The cycle continues with my daughter. She is in school six days a week and returns home exhausted. We wait for her till afternoon on Saturdays to go anywhere. Sundays are full of activities, mostly going around and before we figure out how to make smart use of the lone family day in a week she will be gone to college. Then we will be gone. 

Typical Saturday in School
Can we not have school on Saturday? So that by Friday evening we feel so relaxed and for the next two days children can do real things in life. Even children in hostel could undertake various vocations or visit home and do real things that really matter in life. Across the world, in all countries known for best education systems children don't go to school on Saturdays. In fact children are not given homework during the weekends. 

Ever since Lyonpo Norbu Wangchuk took office as the new Education Minster I felt a sudden gush of energy in the Education Ministry. People are motivated and therefore things are going to change. Many positive changes that are on dusty paper are finally going to flow into schools. But often in the name of change we push for more. It's the natural way things but did it work so far? We have overloaded schools with news things when they haven't figured out how to do the old thing very well. 


For once could we try lesser in the name of change? Because we have never tried that, so let's take away Saturday from the school week. It will avoid school-fatigue in students, and lesser they get to be in school more they will appreciate their time in school. Moreover, we talk a lot about youth issues perhaps we should give them more family time to sort things out. School is taking lot of family time away from them, and perhaps we should stop thinking that school has all the solutions. We don't, it's proven.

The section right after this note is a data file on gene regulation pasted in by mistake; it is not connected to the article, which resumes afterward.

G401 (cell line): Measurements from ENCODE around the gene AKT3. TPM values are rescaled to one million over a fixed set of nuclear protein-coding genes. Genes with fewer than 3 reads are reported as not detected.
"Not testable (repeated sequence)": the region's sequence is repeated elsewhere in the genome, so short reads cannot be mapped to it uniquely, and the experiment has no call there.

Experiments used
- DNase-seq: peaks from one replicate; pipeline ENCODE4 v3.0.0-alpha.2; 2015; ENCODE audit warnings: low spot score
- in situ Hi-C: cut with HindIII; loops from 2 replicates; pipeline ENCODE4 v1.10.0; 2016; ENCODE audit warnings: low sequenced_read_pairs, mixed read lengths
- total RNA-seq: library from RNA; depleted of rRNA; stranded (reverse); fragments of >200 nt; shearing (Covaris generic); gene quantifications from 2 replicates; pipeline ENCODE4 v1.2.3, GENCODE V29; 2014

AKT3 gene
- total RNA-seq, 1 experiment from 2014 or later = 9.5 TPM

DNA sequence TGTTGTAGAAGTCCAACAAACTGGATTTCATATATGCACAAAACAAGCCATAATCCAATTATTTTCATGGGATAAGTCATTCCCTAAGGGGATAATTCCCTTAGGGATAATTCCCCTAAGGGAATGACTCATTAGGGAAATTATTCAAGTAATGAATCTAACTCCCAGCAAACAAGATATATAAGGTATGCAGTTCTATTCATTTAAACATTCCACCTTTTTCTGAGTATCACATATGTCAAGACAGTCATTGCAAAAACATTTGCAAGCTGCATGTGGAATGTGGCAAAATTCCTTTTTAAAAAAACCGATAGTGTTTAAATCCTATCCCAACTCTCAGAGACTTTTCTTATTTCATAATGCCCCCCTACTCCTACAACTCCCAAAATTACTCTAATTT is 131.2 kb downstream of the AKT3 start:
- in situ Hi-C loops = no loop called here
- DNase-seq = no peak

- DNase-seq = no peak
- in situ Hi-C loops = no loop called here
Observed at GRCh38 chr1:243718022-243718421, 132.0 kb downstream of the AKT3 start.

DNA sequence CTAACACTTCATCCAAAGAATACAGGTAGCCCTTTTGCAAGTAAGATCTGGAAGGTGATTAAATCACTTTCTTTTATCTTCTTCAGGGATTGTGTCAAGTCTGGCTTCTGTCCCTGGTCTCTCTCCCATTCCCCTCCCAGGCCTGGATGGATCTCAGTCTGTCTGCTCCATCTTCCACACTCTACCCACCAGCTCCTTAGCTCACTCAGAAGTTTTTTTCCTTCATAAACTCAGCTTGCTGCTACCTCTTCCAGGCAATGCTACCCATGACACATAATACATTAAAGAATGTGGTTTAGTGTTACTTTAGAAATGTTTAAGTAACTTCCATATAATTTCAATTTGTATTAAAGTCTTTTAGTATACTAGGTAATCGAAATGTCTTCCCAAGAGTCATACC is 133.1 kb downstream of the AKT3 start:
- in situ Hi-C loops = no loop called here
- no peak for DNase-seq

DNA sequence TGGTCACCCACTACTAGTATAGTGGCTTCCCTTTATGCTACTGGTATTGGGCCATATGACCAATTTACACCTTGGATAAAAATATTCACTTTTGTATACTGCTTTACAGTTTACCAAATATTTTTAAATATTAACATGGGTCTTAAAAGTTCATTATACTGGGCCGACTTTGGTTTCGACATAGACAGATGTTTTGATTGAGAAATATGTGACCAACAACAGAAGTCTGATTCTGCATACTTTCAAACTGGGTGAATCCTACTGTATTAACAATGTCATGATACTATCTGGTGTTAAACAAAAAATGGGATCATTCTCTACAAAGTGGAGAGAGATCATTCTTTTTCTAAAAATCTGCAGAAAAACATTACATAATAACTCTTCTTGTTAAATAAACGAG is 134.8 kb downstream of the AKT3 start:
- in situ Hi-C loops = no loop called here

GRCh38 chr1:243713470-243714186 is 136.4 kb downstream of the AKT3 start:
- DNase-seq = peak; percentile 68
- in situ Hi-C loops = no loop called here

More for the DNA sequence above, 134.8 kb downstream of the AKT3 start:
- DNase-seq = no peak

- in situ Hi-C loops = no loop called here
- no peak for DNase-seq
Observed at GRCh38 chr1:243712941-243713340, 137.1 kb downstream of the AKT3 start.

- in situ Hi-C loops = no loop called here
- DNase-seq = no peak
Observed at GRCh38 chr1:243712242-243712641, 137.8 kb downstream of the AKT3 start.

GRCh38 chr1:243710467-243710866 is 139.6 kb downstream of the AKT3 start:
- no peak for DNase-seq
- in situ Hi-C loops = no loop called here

As for the teachers, they are exhausted people, often frustrated, they deserve good rest over the weekend just like any civil servant, if not more, which actually should have been the case. They need time with their own children as well. What's the use if at the end of the day your own children are deprived of everything you boast to have given to your students. Therefore there can be no greater incentive than Saturday with their own family. 

In Finland, the number one education system in the world, teachers only work for 570 hours in a year, half that of the United States and third of ours. Our teachers work 1440 hours in a year. But where are we in comparison? Therefore less is more. If anything should be more it should be the salary because in Finland (again) teachers are paid almost Nu.5600 per hour. They earn our monthly salary in half a day. So lets forget about the salary, and concentrate on Saturday because it's possible. 

Other civil servants who have their Saturdays off don't really get to relax because they have to prepare their children for school and drop them to school. Then wait till afternoon to go anywhere. So even when so many offices are closed on Saturday we still see traffic jam because the schools are open. 

I had this on my mind for the longest time but now seems the right time to share because of the optimism that has come with the new minister. So I hereby request Education Minister to consider removing things from our system, instead of adding and let Saturday be the first to be removed.